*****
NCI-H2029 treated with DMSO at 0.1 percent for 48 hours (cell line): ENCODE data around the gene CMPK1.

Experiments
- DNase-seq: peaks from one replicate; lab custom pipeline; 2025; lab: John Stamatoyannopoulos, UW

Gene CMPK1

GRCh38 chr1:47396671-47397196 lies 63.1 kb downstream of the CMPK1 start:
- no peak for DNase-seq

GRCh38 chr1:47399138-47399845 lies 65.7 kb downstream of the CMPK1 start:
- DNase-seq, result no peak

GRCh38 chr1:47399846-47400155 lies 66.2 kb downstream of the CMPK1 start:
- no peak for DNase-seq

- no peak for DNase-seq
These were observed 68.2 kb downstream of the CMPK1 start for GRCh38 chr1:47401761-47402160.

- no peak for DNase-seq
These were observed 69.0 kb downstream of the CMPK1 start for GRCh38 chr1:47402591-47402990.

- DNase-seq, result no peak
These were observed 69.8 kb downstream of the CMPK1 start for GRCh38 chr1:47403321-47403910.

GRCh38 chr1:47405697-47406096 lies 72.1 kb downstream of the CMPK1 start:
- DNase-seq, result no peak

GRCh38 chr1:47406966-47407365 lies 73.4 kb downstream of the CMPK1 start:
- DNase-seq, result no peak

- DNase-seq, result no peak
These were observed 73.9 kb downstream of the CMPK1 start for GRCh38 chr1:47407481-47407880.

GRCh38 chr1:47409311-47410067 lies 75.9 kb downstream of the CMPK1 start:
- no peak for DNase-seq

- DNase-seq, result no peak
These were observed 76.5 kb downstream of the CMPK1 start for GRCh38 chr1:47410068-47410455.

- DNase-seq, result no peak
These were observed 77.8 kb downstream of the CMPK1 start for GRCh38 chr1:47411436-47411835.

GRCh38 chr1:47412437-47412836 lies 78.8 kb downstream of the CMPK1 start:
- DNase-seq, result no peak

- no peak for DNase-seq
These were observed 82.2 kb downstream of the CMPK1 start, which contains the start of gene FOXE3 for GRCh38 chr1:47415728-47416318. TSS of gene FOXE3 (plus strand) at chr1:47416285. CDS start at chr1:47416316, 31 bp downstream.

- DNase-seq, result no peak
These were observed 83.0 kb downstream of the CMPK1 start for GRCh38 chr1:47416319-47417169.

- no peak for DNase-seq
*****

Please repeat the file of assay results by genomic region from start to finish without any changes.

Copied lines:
NCI-H2029 treated with DMSO at 0.1 percent for 48 hours (cell line): ENCODE data around the gene CMPK1.

Experiments
- DNase-seq: peaks from one replicate; lab custom pipeline; 2025; lab: John Stamatoyannopoulos, UW

Gene CMPK1

GRCh38 chr1:47396671-47397196 lies 63.1 kb downstream of the CMPK1 start:
- no peak for DNase-seq

GRCh38 chr1:47399138-47399845 lies 65.7 kb downstream of the CMPK1 start:
- DNase-seq, result no peak

GRCh38 chr1:47399846-47400155 lies 66.2 kb downstream of the CMPK1 start:
- no peak for DNase-seq

- no peak for DNase-seq
These were observed 68.2 kb downstream of the CMPK1 start for GRCh38 chr1:47401761-47402160.

- no peak for DNase-seq
These were observed 69.0 kb downstream of the CMPK1 start for GRCh38 chr1:47402591-47402990.

- DNase-seq, result no peak
These were observed 69.8 kb downstream of the CMPK1 start for GRCh38 chr1:47403321-47403910.

GRCh38 chr1:47405697-47406096 lies 72.1 kb downstream of the CMPK1 start:
- DNase-seq, result no peak

GRCh38 chr1:47406966-47407365 lies 73.4 kb downstream of the CMPK1 start:
- DNase-seq, result no peak

- DNase-seq, result no peak
These were observed 73.9 kb downstream of the CMPK1 start for GRCh38 chr1:47407481-47407880.

GRCh38 chr1:47409311-47410067 lies 75.9 kb downstream of the CMPK1 start:
- no peak for DNase-seq

- DNase-seq, result no peak
These were observed 76.5 kb downstream of the CMPK1 start for GRCh38 chr1:47410068-47410455.

- DNase-seq, result no peak
These were observed 77.8 kb downstream of the CMPK1 start for GRCh38 chr1:47411436-47411835.

GRCh38 chr1:47412437-47412836 lies 78.8 kb downstream of the CMPK1 start:
- DNase-seq, result no peak

- no peak for DNase-seq
These were observed 82.2 kb downstream of the CMPK1 start, which contains the start of gene FOXE3 for GRCh38 chr1:47415728-47416318. TSS of gene FOXE3 (plus strand) at chr1:47416285. CDS start at chr1:47416316, 31 bp downstream.

- DNase-seq, result no peak
These were observed 83.0 kb downstream of the CMPK1 start for GRCh38 chr1:47416319-47417169.

- no peak for DNase-seq